Img 2175.jpg?ixlib=rails 2.1


Our Infirmary is staffed by registered nurses and a physician throughout the summer. They screen minor complaints, provide first aid, and administer and dispense medications as needed.

Anything taken to treat or manage a condition or symptoms is considered medication. All medications must be kept in the Infirmary. Except for second inhalers for asthma, second epi-pens, and prescription dermatological creams, campers are not allowed to keep medication in their cabin, including pain relievers, vitamins, and other over-the-counter medications.

To improve the efficiency and accuracy of administering medication at camp, Falling Creek has specific guidelines for how medications are handled at camp. We require all of your child’s prescription(s) and any over-the-counter oral medications, taken on a daily basis, to be packaged and dispensed according to our guidelines. Any medications taken on a DAILY basis require a prescription for camp, including over-the-counter medications. For example, if your son takes Claritin every day, your doctor must write a prescription for it and it must be filled according to our guidelines. Call us well before your camp session begins so we can spend ample time answering your questions and allow time to find solutions.

Please complete the Medication Management section of the online Health Form in your son’s CampInTouch account to let us know how your son’s prescription(s) will arrive at camp so that we are prepared to follow-up accordingly. Again, compliance with our medication policies is required.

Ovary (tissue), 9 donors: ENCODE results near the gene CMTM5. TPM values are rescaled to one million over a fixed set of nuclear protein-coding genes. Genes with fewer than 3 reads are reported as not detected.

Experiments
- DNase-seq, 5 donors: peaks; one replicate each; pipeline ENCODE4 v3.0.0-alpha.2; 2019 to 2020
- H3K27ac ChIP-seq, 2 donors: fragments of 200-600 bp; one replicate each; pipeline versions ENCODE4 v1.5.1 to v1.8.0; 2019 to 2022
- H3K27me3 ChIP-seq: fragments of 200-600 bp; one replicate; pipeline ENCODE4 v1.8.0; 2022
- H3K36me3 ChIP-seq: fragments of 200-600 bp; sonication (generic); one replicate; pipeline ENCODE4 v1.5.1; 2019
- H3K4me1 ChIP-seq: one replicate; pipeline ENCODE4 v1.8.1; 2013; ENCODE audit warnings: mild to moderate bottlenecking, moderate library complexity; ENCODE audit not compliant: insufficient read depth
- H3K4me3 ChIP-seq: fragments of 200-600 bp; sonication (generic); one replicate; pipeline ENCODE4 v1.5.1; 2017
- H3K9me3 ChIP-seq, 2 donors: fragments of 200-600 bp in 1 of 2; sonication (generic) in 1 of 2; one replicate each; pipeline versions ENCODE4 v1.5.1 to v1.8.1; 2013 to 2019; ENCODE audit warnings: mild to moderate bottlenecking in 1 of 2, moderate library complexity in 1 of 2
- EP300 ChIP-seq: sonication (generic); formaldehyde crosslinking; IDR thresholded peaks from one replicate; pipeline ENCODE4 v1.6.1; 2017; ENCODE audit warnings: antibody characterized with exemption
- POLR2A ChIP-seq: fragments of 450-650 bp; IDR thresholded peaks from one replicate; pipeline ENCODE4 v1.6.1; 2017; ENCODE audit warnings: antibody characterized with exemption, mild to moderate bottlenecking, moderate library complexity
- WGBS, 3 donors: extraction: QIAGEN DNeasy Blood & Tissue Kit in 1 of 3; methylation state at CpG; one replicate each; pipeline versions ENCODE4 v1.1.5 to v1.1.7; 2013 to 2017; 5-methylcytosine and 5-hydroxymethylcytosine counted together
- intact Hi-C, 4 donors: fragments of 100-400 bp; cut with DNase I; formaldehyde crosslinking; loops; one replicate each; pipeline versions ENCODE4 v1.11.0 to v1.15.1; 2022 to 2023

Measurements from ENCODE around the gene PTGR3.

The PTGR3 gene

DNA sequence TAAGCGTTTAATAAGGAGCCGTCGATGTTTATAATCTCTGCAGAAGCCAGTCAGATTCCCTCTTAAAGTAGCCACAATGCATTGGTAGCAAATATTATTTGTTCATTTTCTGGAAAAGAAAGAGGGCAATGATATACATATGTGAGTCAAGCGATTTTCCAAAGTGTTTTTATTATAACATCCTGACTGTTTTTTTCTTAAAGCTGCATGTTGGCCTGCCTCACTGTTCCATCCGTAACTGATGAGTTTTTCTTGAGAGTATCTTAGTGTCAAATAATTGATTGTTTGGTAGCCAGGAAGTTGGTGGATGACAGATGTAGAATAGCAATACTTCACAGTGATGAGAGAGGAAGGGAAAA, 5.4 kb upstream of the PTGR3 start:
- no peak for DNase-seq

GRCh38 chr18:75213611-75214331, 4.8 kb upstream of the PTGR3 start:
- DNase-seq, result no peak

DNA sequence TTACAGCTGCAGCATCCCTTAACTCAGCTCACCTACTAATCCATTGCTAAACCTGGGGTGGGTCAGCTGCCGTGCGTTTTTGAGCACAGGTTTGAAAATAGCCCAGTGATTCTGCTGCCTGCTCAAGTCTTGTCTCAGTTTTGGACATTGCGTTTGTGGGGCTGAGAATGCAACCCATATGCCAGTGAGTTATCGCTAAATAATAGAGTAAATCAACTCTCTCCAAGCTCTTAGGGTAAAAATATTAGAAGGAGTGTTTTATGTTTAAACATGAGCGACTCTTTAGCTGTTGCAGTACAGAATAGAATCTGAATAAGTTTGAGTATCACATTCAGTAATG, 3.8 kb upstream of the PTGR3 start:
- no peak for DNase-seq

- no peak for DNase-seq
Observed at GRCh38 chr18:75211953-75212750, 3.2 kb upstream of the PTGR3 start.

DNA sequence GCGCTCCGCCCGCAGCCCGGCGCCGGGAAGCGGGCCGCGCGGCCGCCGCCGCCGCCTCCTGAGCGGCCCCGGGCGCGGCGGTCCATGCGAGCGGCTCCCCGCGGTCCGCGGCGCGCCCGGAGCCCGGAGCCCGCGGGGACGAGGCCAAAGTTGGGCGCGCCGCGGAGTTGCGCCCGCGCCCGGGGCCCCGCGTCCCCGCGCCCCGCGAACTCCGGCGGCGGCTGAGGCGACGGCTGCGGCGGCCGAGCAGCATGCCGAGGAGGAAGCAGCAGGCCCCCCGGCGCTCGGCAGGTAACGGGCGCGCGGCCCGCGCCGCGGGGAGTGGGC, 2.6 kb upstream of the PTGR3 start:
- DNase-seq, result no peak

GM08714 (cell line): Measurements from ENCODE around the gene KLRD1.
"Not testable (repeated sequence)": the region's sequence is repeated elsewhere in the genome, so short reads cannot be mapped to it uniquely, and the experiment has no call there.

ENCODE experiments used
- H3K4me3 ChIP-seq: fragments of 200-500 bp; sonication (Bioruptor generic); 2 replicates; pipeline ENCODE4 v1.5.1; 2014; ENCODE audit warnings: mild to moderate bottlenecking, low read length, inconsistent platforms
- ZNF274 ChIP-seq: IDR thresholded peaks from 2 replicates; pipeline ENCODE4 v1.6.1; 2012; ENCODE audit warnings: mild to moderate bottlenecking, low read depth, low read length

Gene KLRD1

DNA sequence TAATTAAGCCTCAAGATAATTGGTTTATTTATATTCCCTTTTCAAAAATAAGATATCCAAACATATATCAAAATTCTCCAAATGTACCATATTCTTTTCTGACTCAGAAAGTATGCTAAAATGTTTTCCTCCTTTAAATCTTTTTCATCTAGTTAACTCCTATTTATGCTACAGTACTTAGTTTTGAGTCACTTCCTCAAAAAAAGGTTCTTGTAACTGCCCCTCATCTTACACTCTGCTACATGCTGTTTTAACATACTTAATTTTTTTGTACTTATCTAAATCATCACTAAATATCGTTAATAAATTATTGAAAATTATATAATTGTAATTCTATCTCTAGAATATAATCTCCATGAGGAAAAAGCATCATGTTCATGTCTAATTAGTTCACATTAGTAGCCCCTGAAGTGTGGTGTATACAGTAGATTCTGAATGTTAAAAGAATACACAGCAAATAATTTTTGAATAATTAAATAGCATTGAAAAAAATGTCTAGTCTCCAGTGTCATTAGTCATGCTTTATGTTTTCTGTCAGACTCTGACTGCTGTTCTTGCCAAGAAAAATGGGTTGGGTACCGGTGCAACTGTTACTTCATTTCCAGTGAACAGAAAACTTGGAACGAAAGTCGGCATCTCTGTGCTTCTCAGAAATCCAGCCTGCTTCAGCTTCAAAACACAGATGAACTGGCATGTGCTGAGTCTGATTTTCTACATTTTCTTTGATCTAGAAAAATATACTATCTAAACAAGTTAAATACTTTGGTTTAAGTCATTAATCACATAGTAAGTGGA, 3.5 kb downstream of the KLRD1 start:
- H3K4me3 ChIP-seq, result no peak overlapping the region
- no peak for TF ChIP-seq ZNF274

All tablet and capsule medications are to be filled by a pharmacist in a specific type of unit-dose (blister pack) containers based on the time of administration, and include the prescription label on the package. This includes prescription and over-the-counter medications taken on a daily basis. If your son takes over-the-counter melatonin or Zyrtec, daily, as an example, the doctor must write a prescription and it must be filled and packaged according to our guidelines. Most doctors understand this and are happy to write a prescription.

We use 30-day unit-dose packaging at camp. If a 30-day supply of medication is sent to camp, unused medication is returned to you. Inhalers, creams and ointments, epi-pens, and liquids can be in their original packaging but must be individually labeled with the pharmacy prescription label.

Medications taken on an “as needed” basis, such as migraine medicine, do not require unit-dose packaging but must be in the original packaging with a prescription label. Common medications such as pain relievers, antihistamines, eardrops, wound ointments and creams, and antacids are stocked in our Infirmary. You do not need to bring such medications to camp. Due to variances in personal preferences, camp staff will not provide or apply insect repellent. Your son may bring his own insect repellent and apply it himself. Please contact a director should you have any questions or concerns.